European Union policy of saving the euro at all costs should be enough to secure the currency area's survival but this complex endeavour has hurt the eurozone's economic competitiveness and is chipping away at European solidarity, writes Hans-Olaf Henkel, Economics Professor at Mannheim University.
Henkel argues that it was the 1992 European single market – not the arrival of the euro seven years later – that brought an era of "free trade, increased competitiveness, and new wealth to Europe."
He claims that subsidiarity and competition, once driving forces of European economies, have been muted by a push for ever-greater centralization and harmonization.
And as economic conditions have deteriorated all across the eurozone's south since the sovereign debt crisis appeared in 2009, hostility towards Brussels – and towards German-led austerity – has increased.
With youth unemployment over 30% and 50% in Italy and Greece, respectively, anti-EU politicians have found growing support.
Even German-French relations, the cornerstone of the European Union, are at "their lowest point in decades."
Reflecting on the currency area today, it's difficult not to see the project as Henkel describes it: "a nightmare, plagued by recession, record-high unemployment, social unrest, and rising distrust among member states."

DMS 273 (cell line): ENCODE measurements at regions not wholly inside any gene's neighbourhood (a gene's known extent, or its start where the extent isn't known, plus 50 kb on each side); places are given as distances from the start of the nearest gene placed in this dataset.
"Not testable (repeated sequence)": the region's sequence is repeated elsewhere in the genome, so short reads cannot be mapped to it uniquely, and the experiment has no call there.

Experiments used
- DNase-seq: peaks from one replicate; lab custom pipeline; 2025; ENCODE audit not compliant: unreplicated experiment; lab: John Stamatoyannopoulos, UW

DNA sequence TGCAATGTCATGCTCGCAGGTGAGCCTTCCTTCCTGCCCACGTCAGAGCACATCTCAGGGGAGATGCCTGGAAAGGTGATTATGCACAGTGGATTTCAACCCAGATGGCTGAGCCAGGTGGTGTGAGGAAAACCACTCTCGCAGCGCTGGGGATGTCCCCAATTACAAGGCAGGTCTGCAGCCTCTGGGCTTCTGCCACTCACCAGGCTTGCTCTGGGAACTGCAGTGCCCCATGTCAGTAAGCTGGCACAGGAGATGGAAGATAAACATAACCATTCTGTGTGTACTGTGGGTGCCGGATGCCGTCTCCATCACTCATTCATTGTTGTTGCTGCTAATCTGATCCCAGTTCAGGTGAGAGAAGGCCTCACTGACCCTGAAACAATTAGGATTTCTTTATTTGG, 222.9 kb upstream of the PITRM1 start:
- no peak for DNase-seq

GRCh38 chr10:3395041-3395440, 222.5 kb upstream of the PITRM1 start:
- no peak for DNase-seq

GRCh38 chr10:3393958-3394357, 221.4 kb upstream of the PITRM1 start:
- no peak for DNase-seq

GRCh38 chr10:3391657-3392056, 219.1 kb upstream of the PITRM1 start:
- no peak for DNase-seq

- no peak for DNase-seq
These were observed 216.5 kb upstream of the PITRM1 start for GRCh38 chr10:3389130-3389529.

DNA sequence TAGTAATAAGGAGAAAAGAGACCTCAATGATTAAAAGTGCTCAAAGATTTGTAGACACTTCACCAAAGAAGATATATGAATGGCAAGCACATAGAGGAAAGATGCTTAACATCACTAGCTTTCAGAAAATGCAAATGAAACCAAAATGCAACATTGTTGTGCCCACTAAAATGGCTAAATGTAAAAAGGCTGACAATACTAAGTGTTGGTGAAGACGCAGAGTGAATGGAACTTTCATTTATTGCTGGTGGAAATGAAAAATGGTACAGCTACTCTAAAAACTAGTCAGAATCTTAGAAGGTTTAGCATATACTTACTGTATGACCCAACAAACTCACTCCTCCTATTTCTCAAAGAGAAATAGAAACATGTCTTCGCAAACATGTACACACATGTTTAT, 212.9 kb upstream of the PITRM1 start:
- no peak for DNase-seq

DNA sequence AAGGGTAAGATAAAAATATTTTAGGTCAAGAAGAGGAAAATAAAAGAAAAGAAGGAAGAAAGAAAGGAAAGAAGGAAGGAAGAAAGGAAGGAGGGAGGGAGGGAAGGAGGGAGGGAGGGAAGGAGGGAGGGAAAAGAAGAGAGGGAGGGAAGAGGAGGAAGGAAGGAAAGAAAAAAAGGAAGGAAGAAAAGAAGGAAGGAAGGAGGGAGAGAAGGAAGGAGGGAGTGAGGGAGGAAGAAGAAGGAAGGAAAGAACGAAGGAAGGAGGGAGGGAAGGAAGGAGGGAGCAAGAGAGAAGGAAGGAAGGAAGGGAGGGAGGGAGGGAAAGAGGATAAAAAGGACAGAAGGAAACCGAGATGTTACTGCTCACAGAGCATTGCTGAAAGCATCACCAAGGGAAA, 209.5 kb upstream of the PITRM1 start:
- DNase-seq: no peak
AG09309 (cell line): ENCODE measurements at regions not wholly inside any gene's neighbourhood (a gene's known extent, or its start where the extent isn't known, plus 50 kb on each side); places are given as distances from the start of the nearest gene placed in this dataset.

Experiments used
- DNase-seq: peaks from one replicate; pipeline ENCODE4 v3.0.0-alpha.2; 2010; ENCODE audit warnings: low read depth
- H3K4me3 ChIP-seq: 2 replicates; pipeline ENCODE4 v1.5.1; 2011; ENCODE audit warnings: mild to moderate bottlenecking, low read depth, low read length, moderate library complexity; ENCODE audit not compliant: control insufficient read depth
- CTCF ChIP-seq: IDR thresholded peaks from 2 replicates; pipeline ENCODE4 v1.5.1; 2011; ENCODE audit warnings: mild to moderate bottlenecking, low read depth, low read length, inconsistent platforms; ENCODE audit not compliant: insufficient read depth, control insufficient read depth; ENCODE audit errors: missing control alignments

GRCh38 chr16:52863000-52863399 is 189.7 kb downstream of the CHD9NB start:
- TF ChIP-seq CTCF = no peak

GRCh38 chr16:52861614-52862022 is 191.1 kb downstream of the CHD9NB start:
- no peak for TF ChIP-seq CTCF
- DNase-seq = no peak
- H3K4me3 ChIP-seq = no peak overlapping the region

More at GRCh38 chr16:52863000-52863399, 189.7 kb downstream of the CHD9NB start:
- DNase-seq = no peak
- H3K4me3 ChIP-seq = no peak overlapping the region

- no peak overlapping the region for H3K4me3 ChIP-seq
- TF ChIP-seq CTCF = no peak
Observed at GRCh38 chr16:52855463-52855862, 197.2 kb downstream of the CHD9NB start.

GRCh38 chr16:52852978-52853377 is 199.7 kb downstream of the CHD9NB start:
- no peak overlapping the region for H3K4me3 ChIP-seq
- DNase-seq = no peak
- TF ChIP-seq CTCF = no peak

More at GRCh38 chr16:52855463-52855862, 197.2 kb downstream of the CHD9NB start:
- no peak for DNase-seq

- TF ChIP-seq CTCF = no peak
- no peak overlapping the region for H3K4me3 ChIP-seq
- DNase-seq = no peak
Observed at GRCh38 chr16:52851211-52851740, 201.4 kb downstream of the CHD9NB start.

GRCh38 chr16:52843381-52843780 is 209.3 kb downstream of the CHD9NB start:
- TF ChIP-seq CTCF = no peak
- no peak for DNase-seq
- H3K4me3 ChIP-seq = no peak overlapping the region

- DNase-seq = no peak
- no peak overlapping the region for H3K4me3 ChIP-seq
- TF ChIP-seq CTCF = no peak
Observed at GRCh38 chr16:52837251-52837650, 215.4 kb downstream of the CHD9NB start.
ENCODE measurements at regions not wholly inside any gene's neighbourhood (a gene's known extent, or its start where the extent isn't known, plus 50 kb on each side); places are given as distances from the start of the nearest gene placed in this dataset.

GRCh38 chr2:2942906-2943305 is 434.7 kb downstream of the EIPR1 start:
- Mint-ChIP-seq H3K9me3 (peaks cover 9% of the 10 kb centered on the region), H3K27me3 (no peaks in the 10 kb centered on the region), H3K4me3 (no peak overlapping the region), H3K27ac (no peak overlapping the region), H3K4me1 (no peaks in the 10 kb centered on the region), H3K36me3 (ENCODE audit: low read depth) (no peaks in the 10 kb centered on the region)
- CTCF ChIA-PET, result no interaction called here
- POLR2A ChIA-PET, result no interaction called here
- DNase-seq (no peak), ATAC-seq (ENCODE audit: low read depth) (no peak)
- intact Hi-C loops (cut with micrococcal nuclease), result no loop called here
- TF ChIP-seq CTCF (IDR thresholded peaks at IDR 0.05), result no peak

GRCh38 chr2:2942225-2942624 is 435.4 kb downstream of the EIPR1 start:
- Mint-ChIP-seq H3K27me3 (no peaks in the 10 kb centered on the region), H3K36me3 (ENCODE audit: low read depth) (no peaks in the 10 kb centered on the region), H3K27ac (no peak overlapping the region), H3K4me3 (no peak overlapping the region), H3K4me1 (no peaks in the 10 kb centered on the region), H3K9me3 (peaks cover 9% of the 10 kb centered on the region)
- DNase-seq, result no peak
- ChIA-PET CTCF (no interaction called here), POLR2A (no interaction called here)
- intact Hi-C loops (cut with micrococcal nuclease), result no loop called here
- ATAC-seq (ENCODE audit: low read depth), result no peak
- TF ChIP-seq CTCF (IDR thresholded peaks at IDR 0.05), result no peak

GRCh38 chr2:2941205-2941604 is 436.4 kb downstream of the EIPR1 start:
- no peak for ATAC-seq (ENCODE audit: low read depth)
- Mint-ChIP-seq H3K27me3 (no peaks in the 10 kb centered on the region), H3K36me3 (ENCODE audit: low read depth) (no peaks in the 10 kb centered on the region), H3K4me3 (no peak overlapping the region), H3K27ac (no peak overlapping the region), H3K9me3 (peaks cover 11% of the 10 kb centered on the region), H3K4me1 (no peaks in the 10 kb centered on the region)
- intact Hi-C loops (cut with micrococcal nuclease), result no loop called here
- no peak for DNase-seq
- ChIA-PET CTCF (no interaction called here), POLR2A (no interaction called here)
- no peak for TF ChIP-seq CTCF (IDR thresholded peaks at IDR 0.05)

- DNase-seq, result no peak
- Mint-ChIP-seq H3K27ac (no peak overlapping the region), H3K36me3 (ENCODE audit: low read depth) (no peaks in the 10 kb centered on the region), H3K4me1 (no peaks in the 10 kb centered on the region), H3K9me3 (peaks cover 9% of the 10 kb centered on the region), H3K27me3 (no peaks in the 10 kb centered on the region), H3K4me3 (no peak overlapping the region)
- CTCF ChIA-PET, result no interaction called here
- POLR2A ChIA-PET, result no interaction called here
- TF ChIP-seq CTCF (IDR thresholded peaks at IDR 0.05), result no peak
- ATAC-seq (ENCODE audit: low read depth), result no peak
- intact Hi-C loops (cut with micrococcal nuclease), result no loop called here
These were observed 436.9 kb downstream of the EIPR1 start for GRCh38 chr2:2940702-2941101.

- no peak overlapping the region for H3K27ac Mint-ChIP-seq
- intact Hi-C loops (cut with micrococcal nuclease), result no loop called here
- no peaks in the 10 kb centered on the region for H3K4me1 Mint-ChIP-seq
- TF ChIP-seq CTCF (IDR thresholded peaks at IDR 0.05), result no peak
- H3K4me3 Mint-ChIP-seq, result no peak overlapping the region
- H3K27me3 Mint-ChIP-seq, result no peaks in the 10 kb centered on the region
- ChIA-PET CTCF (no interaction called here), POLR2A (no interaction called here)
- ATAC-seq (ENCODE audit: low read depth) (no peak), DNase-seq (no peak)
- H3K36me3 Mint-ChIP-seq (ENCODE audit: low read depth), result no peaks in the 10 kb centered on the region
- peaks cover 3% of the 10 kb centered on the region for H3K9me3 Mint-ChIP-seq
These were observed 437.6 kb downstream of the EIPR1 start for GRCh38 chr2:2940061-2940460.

The crisis in Europe has been for over three years the darkest cloud hanging over an increasingly interconnected global economy, affecting everything from stability of international financial markets to corporate cash hoarding that stems from weak business confidence.
The key to escaping this crisis, writes Henkel, is for Europe’s leaders to "stop treating the eurozone as a homogeneous entity, imposing one-size-fits-all policies on vastly different countries…the euro’s framework should be adjusted to suit current fiscal and economic realities – not the other way around."
Sources: Project Syndicate; Harvard Law School; The CBC; Bruce Bartlett, writing for the New York Times
Photo credit: S. Solberg J.